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CHARLOTTE, N.C. – Bringing more cost-effective solar energy to the Carolinas, 14 utility-scale projects have been selected during an independently judged bidding process – part of a 2017 comprehensive renewable energy law.

Based on an independent evaluation process, Duke Energy will produce or purchase a total of 602 megawatts (MW) of renewable energy from projects under the North Carolina’s Competitive Procurement of Renewable Energy (CPRE) program.

According to independent administrator Accion Group, customers will see savings of around $375 million over the 20-year contract period versus the company’s Avoided Cost – the price at which many solar contracts had been set prior to the CPRE program. See the Accion report.

“There was robust interest in the CPRE program, and the selected projects will provide 20 years of cost-effective energy to the Duke Energy system. Given the response, we are expecting the next phase of the program to also bring cost savings to customers,” said Harry Judd of the Accion Group, which independently administered the solicitation process.

The 14 projects represent the most competitive of the 78 that were submitted when bidding opened last July. The process used was approved by the North Carolina Utilities Commission (NCUC) to select projects that would deliver the greatest cost and system benefits to customers.

“As solar energy expands in the Carolinas, the competitive bidding process will lead to better prices and more geographic diversity of projects,” said Rob Caldwell, senior vice president and president of Duke Energy Renewables & Business Development. “This will enhance Duke Energy’s efforts to promote a cleaner energy mix at lower prices for customers.”

With the winning projects selected, Duke Energy and the winning bidders will execute contracts for the projects over the next few months. Once the contracting process is complete, Duke Energy and Accion Group will finalize a report of all projects to be filed with the NCUC around June 2019.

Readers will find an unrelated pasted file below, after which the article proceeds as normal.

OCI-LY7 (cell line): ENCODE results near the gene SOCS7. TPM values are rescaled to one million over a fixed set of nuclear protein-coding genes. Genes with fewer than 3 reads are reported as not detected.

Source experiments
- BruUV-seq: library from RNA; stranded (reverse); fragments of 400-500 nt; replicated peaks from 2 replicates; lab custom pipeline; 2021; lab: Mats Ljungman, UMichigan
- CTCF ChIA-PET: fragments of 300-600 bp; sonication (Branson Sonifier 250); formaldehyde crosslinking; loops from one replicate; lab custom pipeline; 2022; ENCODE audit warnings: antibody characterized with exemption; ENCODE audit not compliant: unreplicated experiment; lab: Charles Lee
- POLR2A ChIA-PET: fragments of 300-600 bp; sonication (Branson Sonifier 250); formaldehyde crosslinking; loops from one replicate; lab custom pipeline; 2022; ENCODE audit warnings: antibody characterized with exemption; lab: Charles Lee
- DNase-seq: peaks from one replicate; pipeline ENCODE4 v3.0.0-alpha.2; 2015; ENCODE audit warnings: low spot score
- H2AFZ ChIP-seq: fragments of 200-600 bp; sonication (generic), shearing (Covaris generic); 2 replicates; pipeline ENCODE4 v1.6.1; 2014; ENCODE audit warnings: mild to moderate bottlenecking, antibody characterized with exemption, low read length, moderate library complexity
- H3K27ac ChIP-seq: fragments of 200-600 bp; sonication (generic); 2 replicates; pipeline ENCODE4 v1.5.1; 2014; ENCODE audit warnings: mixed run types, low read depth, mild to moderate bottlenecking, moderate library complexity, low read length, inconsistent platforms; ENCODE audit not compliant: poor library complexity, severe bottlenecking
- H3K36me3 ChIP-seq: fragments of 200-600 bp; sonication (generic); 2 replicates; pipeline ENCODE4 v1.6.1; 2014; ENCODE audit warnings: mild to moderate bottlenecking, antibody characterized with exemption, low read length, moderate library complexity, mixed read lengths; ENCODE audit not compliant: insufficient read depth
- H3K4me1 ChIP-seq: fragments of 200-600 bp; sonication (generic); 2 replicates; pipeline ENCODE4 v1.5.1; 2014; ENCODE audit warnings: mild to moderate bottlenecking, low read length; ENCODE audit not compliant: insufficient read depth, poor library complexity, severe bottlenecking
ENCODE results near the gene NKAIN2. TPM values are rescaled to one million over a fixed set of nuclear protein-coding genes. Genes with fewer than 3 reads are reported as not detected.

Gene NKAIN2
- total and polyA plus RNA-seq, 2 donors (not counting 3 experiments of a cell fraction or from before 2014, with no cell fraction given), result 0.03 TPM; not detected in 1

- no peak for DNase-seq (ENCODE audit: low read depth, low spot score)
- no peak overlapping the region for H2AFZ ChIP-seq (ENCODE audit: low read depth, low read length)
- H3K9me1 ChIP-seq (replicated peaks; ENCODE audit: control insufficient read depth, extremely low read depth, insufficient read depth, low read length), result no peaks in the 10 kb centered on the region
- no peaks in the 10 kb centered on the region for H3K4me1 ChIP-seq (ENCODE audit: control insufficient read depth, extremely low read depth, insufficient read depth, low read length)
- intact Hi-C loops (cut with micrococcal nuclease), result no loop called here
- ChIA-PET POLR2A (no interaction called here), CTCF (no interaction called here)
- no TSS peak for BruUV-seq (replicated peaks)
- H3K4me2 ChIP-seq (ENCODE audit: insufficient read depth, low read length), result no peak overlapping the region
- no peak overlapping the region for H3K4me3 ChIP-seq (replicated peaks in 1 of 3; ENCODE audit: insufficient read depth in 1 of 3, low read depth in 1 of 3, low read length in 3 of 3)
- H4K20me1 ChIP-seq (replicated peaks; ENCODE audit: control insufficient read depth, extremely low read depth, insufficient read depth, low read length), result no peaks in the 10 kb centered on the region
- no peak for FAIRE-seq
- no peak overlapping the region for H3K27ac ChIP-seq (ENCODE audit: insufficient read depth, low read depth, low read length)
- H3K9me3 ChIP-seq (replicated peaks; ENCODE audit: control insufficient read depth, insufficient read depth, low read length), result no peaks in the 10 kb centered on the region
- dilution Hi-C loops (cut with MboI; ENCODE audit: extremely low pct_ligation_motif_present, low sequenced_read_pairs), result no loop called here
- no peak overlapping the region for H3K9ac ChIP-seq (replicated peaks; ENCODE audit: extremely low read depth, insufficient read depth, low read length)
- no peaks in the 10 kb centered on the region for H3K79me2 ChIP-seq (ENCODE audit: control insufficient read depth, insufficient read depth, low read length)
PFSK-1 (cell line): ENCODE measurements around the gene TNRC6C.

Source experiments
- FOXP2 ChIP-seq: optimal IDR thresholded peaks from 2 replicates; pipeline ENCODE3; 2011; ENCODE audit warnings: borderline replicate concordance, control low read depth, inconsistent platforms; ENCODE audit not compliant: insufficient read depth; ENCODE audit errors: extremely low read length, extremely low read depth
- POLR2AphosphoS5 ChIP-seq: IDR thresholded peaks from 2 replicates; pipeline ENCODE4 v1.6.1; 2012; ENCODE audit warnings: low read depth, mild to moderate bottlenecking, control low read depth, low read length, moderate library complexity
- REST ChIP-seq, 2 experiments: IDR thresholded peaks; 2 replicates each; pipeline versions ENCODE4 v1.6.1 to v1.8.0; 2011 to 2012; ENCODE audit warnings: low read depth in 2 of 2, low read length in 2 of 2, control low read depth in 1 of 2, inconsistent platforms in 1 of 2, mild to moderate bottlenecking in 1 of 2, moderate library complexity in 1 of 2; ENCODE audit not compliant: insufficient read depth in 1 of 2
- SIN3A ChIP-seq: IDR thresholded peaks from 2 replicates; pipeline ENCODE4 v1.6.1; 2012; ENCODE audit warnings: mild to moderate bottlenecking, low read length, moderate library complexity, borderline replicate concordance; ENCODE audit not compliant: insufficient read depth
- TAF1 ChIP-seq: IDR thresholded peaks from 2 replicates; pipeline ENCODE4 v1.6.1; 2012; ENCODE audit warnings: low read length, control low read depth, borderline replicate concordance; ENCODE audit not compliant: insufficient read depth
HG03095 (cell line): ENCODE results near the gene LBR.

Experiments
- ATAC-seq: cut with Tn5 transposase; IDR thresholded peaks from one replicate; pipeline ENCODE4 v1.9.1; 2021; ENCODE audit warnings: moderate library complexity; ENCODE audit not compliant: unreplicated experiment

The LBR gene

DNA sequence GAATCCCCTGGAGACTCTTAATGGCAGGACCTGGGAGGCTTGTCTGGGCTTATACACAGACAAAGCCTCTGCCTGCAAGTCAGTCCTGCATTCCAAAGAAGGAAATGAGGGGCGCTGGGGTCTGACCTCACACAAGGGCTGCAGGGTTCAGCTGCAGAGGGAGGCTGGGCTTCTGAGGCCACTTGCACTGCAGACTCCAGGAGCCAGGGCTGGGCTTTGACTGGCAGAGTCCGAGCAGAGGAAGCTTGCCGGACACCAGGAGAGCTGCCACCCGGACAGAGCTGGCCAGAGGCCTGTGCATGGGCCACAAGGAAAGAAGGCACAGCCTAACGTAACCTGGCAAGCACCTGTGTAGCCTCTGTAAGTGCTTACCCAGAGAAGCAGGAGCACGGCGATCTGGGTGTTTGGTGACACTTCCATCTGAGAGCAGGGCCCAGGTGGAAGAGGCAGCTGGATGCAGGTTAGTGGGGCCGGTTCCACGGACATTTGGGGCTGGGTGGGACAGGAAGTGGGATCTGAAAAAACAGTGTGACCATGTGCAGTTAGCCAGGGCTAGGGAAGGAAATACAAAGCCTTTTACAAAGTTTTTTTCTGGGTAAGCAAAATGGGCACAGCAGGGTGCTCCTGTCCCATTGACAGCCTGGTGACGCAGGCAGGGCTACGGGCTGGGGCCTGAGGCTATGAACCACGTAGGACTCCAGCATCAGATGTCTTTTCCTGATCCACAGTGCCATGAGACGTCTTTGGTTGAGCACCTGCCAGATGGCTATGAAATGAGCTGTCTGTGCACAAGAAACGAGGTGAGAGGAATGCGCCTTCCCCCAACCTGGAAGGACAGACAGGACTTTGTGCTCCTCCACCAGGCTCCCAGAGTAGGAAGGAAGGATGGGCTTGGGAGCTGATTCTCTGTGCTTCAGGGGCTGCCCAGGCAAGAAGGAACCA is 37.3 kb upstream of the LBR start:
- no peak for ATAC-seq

Most projects are targeted to be online around the end of 2020. However, the dates may vary depending upon local approvals and any construction delays.

There were 10 projects selected from North Carolina and four projects from South Carolina. Two projects selected included battery storage with the solar facility. They were not Duke Energy projects.

Duke Energy was awarded six projects totaling about 270 MW – representing almost 45 percent of the total awarded. With 40 solar projects already in North Carolina, the final results showcase Duke Energy’s competitiveness at building solar power plants.

 

Duke Energy self-developed projects selected:

Duke Energy Carolinas: 69-MW – Catawba County, N.C.

Duke Energy Carolinas: 25-MW – Gaston County, N.C.

Duke Energy Renewables: 50-MW – Cleveland County, N.C.

Duke Energy Renewables: 22.6-MW – Surry County, N.C.

Duke Energy Renewables: 22.6-MW – Cabarrus/Stanly counties, N.C.

Winning utility acquisition project selected:

Duke Energy Progress: 80-MW – Onslow County, N.C.

 

One of the provisions of 2017’s “Competitive Energy Solutions for North Carolina” law was a process that would create a competitive bidding structure for solar energy.

Projects can be built anywhere on the Duke Energy system in North Carolina or South Carolina. The bids can come from any company, including Duke Energy, and can be in the form of power purchase agreements (PPA), utility self-developed facilities or utility asset acquisitions.

“Duke Energy companies will complete six of the 14 winning projects – a strong reflection of how competitive we are in the open market at building renewable energy projects,” added Caldwell.

Duke Energy is one of the nation’s leading renewable energy companies, and has invested more than $6 billion in renewable energy. The company operates more than 20 wind facilities and 60 solar facilities in about 20 states around the nation.

Duke Energy already has more than 3,000 MW of solar capacity connected to its grid in the Carolinas, which includes those owned by Duke Energy and those owned by other companies. It expects to invest or procure a total of 7,000 MW by 2025. Overall, North Carolina is the No. 2 state in the nation for solar power generation, and South Carolina is one of the fastest-growing states for solar in the nation.

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